“When we have a horse that has signs that we think could be compatible with Lyme disease, the next step is actually to rule out all the other causes that could be causing it,” Dr. DeNotta says. 

A veterinarian typically starts with a complete physical exam, blood work, lameness exam and diagnostic workup. 

“It’s what we call a diagnosis of exclusion,” Dr. DeNotta says. “The reason for that is most of the time, it’s something else (other than Lyme disease).”

The veterinarian first must rule out the most common reasons causing whatever abnormality the horse’s owner is reporting. 

An additional difficulty is that the bacteria doesn’t show in high concentrations in easily sampled fluids, such as blood, which would allow for a direct test. This is why the blood work is checked for, among other things, the antibody levels.

However, if all those reasons have not proven compatible, and the horse has antibody levels indicating a past or ongoing borrelia infection, the veterinarian at that point might look to Lyme disease and recommend treatment.

Can Lyme Disease Be Cured in Horses?

Fortunately, the most common, non-neurologic forms of Lyme disease are very treatable using antibiotics such as intravenous oxytetracycline or oral doxycycline.

Treatment typically lasts four to eight weeks. Note that a horse will likely still show antibody levels in its blood after treatment–they  indicate the body’s response to infection, not necessarily the immune system’s response to treatment. 

One treatment should typically be effective, and the horse would not be expected to relapse. While it could be possible for a horse to become symptomatic again in the long term, that is rare, the veterinarian says, and there would be no reason to expect the horse to have long-term effects.

The much more pressing dangers, Dr. DeNotta says, include two things. First, antibiotic resistance if the medications are overused, and second, if the horse is still showing problematic symptoms after being treated, it could be a warning that something else is amiss.

“Just to muddy the water a little more, tetracycline antibiotics are really good anti-inflammatories,” she says. 

This means that if there is an undetected lameness issue, the horse might appear to improve while on the medication, as its pain is relieved, and then gets worse when it is taken off the medication.

“One cycle (of antibiotic) should be plenty,” Dr. DeNotta says. “If the horse gets better on the antibiotic and then gets worse again when taken off, I start to wonder if that horse has pain that has been mitigated by the anti-inflammatory properties and not the bacteria infection.”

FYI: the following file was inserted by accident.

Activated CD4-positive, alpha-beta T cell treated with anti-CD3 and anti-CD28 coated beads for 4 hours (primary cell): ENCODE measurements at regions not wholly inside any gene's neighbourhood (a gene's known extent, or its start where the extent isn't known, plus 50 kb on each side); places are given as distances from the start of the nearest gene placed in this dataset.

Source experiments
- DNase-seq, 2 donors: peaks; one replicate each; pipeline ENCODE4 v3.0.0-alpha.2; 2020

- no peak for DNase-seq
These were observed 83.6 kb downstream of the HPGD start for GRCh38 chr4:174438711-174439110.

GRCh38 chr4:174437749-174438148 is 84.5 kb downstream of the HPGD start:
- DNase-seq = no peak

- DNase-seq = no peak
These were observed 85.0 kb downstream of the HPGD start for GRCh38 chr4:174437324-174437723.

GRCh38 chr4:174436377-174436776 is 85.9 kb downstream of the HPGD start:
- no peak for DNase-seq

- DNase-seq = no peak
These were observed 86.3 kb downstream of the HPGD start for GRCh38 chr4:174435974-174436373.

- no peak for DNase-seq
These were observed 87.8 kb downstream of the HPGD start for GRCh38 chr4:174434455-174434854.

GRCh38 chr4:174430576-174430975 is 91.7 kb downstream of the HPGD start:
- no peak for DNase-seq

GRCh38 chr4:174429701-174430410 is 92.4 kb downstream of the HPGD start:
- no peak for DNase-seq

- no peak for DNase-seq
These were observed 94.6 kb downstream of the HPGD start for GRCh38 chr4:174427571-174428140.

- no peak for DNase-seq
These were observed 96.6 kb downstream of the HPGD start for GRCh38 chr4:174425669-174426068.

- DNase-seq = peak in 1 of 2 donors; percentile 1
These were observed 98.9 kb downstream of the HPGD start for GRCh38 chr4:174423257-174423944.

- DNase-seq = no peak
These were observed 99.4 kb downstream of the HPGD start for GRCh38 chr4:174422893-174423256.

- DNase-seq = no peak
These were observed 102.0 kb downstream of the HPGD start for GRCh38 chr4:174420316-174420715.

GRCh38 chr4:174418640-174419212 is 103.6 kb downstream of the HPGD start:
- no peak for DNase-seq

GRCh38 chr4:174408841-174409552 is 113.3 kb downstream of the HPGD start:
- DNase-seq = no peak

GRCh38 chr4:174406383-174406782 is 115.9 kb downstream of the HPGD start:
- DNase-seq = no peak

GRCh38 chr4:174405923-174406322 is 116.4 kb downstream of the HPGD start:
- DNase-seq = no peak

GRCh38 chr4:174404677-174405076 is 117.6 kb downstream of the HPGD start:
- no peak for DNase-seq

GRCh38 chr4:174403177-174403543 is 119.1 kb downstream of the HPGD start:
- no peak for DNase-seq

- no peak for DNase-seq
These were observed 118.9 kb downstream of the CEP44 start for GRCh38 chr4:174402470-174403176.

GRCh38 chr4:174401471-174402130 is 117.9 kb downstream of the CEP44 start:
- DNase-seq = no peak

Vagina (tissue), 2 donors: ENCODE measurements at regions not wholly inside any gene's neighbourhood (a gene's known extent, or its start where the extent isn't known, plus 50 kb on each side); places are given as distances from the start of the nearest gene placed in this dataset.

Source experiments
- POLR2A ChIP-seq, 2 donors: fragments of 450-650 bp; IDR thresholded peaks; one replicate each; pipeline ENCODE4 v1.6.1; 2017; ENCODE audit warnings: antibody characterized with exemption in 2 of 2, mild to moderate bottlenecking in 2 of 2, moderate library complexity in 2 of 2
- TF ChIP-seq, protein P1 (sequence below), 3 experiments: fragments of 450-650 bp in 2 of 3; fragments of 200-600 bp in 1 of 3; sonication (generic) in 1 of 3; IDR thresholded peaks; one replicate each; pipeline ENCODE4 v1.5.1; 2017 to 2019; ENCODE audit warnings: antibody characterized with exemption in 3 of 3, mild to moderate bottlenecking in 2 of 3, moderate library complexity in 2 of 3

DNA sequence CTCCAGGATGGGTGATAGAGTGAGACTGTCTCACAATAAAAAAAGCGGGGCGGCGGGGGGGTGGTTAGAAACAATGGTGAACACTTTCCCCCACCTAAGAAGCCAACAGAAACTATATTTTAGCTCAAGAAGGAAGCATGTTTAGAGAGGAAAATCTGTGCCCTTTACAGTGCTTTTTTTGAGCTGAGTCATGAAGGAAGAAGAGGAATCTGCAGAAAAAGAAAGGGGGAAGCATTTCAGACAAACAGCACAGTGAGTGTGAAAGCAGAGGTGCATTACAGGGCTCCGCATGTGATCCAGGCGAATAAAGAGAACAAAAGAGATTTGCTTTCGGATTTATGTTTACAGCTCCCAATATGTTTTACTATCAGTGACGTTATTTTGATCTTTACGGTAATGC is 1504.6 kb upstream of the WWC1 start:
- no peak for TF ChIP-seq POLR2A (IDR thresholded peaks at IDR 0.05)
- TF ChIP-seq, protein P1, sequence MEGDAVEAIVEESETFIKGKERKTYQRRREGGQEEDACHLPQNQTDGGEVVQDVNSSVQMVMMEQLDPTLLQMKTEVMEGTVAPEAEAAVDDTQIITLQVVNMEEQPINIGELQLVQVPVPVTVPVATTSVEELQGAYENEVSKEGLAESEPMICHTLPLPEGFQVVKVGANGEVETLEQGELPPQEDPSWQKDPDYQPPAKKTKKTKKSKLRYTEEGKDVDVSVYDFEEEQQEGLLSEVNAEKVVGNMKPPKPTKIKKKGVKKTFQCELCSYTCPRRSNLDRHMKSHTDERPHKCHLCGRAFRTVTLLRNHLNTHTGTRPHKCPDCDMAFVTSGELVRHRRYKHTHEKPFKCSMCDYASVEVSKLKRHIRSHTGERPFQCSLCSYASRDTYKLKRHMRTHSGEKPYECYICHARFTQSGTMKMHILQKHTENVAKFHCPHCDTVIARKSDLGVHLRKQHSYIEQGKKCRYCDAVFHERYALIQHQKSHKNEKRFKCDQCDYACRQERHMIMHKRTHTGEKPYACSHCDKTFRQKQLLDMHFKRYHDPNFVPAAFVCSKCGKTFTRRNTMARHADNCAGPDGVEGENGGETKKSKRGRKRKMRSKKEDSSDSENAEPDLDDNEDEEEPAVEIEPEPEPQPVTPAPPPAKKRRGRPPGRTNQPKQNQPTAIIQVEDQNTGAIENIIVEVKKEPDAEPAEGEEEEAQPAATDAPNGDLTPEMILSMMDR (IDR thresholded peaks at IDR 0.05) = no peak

Preventing Lyme Disease in Horses

There is no vaccine to prevent Lyme disease, so the best defense to protect against it is offense.

This means starting with the horse’s environment to make it as inhospitable to ticks as possible. This includes mowing pastures and removing brush, debris and other places ticks feel at home. 

“We call it ‘tick-scaping,’” Dr. DeNotta says. “If you have pastures and you live in an area where ticks are pandemic, then by removing the woodsy areas and low-lying brush, weeds and debris in your pastures, where ticks like to live and breed,  you can reduce the tick populations that your horse is exposed to.” 

Applying sprays to the horse that repel ticks, like DEET, picaridin or permethrin, is also a helpful deterrent, but the other biggest defense is grooming the horse. Because it takes 24 hours to transmit the bacteria, if you can remove a tick in less than that time, it will increase your horse’s chances of staying healthy. Find a time to groom the horse thoroughly every single day, running your hands over every part of him, including the tail, tailhead and ears. 

“You’ll feel a pretty big bump,” Dr. DeNotta says of how to locate the tick. “Grooming your horse every day, you can get pretty good at it.”

The good news for horse owners is that the most common form of Lyme disease is very treatable. While researchers are working to discover more about the disease, prevention can go a long way to protecting your horse. 

“You can see what a headache this disease is,” Dr. DeNotta says. “It’s a tough disease. It’s frustrating for owners, and veterinarians and researchers alike. We’re trying to figure it out, and there are lots of good people doing research and trying to figure it out. We know more than we used to, but there are a lot of questions still to be answered.”